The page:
Story Tellers

Posted on 28 August 2015

by Taylor Pechacek - Product Manager

Software requirements are a communication problem. Any organization that builds or uses software, which is growing more common in today’s world, must learn how to communicate what they actually want to build with those who can actually build it. This is where product management fits in within the product team; to help capture, organize, and distill this information from multiple stakeholders into actionable requirements that can be understood and built by engineers.

It’s important to note that this communication is not one-way. It doesn’t always come from stakeholders down the chain to engineering. It is vital that neither side comes to the table looking to dominate the conversation. When the business side dominates, it mandates functionality and dates with little concern for whether developers can meet both objectives. When engineering dominates the communication, the technical jargon replaces the language of the business and the developers lose the opportunity to learn what is needed to bring value to their users.

This is where user stories come in! They are the preferred way within Agile teams to communicate the required functionality of software that should be built in order to create value for end users or customers. The way we write our stories at Maxwell Health is based on a format called Gherkin. This format consists of the title of a scenario and then explains that scenario by answering each question of:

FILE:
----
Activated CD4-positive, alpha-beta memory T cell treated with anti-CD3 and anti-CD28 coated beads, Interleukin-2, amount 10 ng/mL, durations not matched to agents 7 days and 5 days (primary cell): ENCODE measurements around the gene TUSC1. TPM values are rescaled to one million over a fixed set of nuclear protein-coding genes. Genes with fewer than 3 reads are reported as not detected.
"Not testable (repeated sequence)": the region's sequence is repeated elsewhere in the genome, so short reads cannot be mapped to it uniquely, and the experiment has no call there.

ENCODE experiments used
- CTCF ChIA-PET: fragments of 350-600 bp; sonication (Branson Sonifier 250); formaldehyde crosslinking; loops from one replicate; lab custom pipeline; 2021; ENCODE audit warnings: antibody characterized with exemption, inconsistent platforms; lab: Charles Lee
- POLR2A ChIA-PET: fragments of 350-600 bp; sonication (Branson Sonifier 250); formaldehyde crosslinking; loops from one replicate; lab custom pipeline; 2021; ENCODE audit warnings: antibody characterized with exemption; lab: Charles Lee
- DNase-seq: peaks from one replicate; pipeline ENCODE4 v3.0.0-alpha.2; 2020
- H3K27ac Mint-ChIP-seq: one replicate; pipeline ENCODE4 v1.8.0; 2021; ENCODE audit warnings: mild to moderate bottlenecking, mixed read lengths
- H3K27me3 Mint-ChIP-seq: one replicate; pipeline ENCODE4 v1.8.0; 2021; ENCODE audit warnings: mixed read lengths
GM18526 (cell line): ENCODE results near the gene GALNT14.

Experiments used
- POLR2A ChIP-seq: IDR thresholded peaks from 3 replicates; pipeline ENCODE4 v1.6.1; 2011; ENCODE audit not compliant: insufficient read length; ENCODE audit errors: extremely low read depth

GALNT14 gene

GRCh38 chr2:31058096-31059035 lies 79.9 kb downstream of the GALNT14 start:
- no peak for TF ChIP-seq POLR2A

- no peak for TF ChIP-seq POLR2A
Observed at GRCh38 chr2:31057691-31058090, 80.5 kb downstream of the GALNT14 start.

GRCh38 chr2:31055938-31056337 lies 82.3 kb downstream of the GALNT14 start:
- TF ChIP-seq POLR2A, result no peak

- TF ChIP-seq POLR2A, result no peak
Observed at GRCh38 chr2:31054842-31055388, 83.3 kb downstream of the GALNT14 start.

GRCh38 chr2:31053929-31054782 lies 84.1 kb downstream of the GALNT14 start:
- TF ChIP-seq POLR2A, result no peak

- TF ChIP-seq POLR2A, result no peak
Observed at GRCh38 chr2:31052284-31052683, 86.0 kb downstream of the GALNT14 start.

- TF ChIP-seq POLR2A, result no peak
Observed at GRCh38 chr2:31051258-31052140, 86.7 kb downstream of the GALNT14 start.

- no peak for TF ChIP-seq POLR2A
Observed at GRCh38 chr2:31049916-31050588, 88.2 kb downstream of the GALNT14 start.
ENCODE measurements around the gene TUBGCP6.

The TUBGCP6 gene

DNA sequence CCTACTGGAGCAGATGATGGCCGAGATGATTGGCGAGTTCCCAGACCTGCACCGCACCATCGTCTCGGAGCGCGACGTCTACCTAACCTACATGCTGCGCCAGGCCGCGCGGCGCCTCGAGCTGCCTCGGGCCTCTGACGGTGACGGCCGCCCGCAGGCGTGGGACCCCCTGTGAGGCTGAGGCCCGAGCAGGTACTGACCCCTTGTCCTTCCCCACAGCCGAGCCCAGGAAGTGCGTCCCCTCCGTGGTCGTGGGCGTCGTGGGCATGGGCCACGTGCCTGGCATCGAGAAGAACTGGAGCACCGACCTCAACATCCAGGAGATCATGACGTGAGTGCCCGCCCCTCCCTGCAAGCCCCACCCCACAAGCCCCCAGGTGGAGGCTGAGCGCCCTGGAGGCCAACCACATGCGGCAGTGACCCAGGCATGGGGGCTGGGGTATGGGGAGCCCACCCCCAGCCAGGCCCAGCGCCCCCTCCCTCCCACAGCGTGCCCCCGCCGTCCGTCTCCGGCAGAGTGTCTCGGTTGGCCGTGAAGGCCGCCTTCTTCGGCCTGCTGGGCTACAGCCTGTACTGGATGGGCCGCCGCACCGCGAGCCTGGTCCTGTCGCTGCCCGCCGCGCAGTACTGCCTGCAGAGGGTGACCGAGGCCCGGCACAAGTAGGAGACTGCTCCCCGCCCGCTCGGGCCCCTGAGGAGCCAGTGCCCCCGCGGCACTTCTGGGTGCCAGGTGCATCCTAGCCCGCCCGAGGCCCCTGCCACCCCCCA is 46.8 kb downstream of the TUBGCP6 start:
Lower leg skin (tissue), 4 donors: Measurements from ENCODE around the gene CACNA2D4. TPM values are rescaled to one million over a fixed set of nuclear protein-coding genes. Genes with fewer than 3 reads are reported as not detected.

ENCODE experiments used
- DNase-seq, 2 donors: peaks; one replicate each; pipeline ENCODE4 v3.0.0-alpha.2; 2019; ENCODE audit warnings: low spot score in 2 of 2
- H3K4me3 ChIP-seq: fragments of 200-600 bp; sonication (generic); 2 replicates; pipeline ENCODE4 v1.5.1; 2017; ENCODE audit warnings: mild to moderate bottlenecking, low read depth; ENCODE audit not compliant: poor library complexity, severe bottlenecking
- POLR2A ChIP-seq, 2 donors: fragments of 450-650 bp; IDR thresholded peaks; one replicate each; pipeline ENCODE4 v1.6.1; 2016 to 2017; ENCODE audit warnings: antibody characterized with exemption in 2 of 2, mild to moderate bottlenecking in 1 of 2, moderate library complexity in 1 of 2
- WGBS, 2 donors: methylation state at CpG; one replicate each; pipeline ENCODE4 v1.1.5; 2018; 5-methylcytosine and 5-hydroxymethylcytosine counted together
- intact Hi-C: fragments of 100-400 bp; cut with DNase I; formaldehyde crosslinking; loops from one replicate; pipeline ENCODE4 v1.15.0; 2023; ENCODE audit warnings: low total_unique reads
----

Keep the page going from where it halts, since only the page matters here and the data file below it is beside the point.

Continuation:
• Given …
  • When …
  • Then …
  • And …

This allows you to write stories as you would normally explain them, while giving context and autonomy to engineering teams so they can build them in the best way possible. Let’s dive into an example!

Say we want to add a new demographic field for an employee using Maxwell Health that asks whether they are left or right-handed. 

Scenario: New demographic field for an employee - Are they left or right-handed?

Given I am an employee

When I am asked to enter demographic information

Then I will have a field called “Left or Right-handed?” as an option to input

And it will be a dropdown with 2 options: “Left”, “Right.”

And it is not a required field by default

And it can be made a required field by a Master HR Admin

It is easy to interpret this requirement and understand what needs to be done. Engineering can take this, ask further questions if they need clarification or refinement, and then implement it in the best way possible. This is a very simplified example. We would normally expand on this and answer further things like what is the default value, how does this show up on reports, and possibly provide some testing instructions at the bottom.

One important thing to remember when writing stories is how we can test this! We don’t have time to go into that here, but meeting the “Acceptance Criteria” or tests, are how we know this feature has the intended value we want to deliver and it’s ready to ship for people to actually use.

So, next time you are thinking about that new feature or small improvement you would love to have either for yourself or a customer, try writing out what it would look like using the Gherkin method above. At the very least, it helps you think about everything that goes into one simple feature!